Bradley worked as a real estate agent working for various brokerages in the Toledo, Ohio area, while Ednie was a mortgage broker who operated Apex Mortgage Company. Bradley and Ednie conspired with others, beginning in 2005, to obtain fraudulent mortgage loans by concealing the true purchase price of the underlying properties from banks making the loans, according to court documents.

The true purchase price was represented by an “addendum” to the real estate contract, which lowered the purchase price. These addendums were signed near the time of closing and were concealed from the lenders. Unbeknownst to the lenders, they were loaning the home purchasers between 82 percent and 135 percent of each home’s value based on the adjusted addendum purchase price, according to court documents.

Bradley was listed as the real estate agent on the contracts and Ednie secured financing in her role as mortgage broker. Bradley and others attracted buyers to the scheme by advertising the properties as good sources of rental income and assuring cash back at closing, according to court documents.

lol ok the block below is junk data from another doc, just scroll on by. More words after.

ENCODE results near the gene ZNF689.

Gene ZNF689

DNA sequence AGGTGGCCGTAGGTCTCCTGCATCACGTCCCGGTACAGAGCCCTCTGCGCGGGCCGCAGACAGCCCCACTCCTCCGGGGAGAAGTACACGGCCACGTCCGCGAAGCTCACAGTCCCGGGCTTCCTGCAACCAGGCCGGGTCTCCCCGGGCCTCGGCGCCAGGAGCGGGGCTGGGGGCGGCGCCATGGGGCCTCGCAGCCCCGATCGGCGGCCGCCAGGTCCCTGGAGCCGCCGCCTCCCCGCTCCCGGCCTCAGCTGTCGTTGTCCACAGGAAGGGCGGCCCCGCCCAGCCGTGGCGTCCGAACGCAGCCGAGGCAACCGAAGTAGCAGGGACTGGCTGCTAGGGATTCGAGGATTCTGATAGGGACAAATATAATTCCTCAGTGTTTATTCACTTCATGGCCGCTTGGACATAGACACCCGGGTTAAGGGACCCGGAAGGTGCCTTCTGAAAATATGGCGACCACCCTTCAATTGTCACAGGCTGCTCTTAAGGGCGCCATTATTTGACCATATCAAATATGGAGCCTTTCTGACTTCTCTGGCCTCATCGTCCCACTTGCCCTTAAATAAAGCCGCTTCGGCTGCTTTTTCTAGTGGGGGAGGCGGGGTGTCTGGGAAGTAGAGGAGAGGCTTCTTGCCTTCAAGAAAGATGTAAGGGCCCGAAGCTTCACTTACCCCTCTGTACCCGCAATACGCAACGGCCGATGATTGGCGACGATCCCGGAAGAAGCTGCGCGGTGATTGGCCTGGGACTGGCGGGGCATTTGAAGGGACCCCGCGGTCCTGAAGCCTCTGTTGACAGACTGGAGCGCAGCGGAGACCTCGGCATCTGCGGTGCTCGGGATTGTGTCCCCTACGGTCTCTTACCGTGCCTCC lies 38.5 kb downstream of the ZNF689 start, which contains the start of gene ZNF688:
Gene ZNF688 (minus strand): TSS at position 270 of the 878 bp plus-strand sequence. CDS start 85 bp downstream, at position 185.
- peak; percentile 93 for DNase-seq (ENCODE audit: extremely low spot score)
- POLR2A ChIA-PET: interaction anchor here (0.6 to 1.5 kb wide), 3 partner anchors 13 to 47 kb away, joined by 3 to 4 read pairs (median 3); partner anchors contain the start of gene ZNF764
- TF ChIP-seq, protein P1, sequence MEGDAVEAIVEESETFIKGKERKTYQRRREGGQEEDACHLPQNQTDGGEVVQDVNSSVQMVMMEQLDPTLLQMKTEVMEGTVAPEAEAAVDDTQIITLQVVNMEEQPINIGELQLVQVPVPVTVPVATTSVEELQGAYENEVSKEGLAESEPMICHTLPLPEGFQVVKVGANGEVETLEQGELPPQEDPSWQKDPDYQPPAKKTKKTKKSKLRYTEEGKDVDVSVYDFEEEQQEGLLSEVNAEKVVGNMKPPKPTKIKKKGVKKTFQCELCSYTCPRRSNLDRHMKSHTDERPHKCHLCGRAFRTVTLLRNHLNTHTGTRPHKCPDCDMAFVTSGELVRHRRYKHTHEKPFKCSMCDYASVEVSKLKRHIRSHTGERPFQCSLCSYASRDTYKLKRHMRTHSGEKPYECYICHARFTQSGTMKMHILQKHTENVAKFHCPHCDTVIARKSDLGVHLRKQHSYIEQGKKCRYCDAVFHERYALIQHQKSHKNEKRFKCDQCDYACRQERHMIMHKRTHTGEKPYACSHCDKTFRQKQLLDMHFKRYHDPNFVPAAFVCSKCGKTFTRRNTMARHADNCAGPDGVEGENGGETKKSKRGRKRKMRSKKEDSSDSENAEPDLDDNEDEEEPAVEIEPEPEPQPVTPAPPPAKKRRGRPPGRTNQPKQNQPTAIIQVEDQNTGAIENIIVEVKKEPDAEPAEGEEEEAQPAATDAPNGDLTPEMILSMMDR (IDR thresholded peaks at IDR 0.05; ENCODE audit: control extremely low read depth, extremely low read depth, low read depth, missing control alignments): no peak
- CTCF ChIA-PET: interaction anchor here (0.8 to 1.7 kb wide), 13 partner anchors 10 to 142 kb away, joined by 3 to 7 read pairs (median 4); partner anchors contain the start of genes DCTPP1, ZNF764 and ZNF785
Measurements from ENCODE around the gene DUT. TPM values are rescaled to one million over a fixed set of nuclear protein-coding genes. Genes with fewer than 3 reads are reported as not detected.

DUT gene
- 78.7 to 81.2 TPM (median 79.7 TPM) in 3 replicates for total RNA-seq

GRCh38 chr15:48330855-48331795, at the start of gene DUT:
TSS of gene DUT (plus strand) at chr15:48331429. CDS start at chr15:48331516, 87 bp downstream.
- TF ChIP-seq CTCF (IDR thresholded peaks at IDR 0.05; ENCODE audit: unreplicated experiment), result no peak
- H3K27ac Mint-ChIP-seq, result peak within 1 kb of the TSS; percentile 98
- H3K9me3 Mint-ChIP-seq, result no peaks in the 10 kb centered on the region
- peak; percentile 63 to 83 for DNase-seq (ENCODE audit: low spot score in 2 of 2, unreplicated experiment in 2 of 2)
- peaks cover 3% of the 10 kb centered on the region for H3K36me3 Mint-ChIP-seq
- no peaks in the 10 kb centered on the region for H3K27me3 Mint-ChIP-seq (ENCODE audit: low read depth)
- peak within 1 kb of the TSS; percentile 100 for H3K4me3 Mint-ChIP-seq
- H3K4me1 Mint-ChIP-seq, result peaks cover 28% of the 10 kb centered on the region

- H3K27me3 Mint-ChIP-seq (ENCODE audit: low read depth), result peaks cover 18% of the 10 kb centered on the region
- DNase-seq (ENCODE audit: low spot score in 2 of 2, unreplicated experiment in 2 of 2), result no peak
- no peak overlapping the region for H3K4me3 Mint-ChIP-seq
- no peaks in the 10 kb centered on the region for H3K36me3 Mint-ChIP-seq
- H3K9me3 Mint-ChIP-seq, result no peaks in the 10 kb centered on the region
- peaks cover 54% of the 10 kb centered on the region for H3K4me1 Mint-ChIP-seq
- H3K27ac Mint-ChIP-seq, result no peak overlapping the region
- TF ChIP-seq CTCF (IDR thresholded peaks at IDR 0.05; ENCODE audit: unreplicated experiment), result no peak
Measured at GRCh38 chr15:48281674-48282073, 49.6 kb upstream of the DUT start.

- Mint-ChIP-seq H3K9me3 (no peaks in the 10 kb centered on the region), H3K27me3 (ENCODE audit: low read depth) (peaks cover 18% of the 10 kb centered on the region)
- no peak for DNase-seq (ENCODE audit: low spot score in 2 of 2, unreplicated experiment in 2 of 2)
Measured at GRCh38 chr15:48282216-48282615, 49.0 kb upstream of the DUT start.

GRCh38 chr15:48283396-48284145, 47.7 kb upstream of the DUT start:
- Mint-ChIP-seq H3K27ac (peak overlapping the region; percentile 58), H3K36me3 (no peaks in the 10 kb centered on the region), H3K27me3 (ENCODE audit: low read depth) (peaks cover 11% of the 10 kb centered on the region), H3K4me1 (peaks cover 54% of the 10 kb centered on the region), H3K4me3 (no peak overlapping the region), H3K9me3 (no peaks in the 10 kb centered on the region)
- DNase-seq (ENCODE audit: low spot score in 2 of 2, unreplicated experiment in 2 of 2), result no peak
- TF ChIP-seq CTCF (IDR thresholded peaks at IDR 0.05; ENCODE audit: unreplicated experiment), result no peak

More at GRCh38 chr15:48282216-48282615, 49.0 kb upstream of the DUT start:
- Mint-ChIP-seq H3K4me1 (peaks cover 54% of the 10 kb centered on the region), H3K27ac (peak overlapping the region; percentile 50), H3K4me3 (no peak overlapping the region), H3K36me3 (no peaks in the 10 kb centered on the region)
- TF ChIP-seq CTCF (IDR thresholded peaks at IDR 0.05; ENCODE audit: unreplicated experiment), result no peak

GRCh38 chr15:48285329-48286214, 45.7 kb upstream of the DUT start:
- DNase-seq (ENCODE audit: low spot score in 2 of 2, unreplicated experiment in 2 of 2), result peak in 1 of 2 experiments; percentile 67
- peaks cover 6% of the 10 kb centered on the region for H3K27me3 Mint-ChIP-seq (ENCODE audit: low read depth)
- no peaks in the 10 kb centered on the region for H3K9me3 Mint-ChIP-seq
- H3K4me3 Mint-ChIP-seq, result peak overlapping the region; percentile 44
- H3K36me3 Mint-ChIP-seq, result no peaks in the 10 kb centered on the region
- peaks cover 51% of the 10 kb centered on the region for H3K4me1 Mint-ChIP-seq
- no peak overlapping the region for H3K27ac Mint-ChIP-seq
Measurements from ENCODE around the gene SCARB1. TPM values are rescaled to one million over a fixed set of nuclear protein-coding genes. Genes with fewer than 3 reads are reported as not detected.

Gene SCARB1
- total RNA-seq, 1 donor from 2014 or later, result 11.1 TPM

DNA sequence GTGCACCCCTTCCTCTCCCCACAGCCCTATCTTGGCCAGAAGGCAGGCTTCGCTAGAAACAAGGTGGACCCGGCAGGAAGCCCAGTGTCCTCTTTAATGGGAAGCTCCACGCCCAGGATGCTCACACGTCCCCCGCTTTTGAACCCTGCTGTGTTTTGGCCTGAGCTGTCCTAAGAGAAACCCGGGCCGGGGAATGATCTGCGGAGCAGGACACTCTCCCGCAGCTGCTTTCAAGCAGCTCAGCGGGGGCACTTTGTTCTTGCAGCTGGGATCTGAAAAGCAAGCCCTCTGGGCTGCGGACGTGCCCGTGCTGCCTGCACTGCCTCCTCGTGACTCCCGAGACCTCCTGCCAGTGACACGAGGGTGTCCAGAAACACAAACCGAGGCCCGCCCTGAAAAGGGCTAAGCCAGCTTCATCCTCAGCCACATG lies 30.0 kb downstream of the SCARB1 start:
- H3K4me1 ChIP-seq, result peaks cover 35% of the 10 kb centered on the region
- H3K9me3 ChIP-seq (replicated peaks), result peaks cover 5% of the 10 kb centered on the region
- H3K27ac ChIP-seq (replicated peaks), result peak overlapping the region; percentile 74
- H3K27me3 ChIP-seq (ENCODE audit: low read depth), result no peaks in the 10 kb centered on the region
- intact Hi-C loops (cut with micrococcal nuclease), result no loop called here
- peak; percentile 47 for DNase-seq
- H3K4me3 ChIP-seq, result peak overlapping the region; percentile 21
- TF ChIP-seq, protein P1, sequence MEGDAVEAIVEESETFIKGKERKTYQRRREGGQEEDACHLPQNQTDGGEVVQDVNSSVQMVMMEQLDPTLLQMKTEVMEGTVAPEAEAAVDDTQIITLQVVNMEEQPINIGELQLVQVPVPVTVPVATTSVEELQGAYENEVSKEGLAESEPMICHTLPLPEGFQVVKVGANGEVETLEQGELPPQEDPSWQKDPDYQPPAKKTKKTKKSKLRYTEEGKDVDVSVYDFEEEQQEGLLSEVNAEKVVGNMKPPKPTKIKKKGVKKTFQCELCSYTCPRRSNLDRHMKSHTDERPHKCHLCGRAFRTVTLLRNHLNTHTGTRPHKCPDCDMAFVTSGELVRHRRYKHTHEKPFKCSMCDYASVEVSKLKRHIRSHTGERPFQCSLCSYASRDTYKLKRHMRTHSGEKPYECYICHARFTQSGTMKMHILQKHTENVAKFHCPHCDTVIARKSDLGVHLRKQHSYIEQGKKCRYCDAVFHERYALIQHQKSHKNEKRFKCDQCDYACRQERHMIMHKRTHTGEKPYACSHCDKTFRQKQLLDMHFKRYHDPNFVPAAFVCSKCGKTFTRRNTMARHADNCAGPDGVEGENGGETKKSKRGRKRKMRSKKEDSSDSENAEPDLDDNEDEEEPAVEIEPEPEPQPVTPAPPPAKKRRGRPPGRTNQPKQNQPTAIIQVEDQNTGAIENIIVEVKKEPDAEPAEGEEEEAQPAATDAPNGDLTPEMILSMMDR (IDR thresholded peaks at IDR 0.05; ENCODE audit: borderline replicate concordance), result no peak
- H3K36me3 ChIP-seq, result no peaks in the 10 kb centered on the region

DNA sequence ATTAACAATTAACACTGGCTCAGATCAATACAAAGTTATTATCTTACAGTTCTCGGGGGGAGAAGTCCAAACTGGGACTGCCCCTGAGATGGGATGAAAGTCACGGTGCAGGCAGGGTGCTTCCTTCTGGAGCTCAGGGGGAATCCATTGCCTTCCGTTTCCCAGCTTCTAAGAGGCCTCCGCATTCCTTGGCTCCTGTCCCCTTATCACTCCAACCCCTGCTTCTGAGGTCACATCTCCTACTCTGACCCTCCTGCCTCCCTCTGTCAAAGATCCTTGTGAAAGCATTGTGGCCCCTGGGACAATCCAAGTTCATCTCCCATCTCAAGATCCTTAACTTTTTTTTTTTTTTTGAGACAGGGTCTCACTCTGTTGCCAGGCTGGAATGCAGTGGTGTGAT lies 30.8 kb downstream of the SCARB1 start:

Carole S. Rendon, Acting U.S. Attorney for the Northern District of Ohio, and Kathy Enstrom, Special Agent in Charge, IRS-Criminal Investigations made the announcement.  The investigating agency in the case is the Internal Revenue Service-Criminal Investigations, Toledo.  The case is being handled by Assistant United States Attorney Gene Crawford.

Angelo Alleca, 46, Buffalo, New York, and Mark Morrow, 54, Cincinnati, Ohio, were arraigned on charges of orchestrating a multi-million dollar investment fraud scheme.  The Defendants marketed several funds that were supposed to invest in certain assets/investments, such as hedge funds managed by a professional money manager of mortgage debt.  According to the new indictment, they instead used the money to pay redemptions to earlier investors, to acquire and operate several businesses, and to pay personal expenses.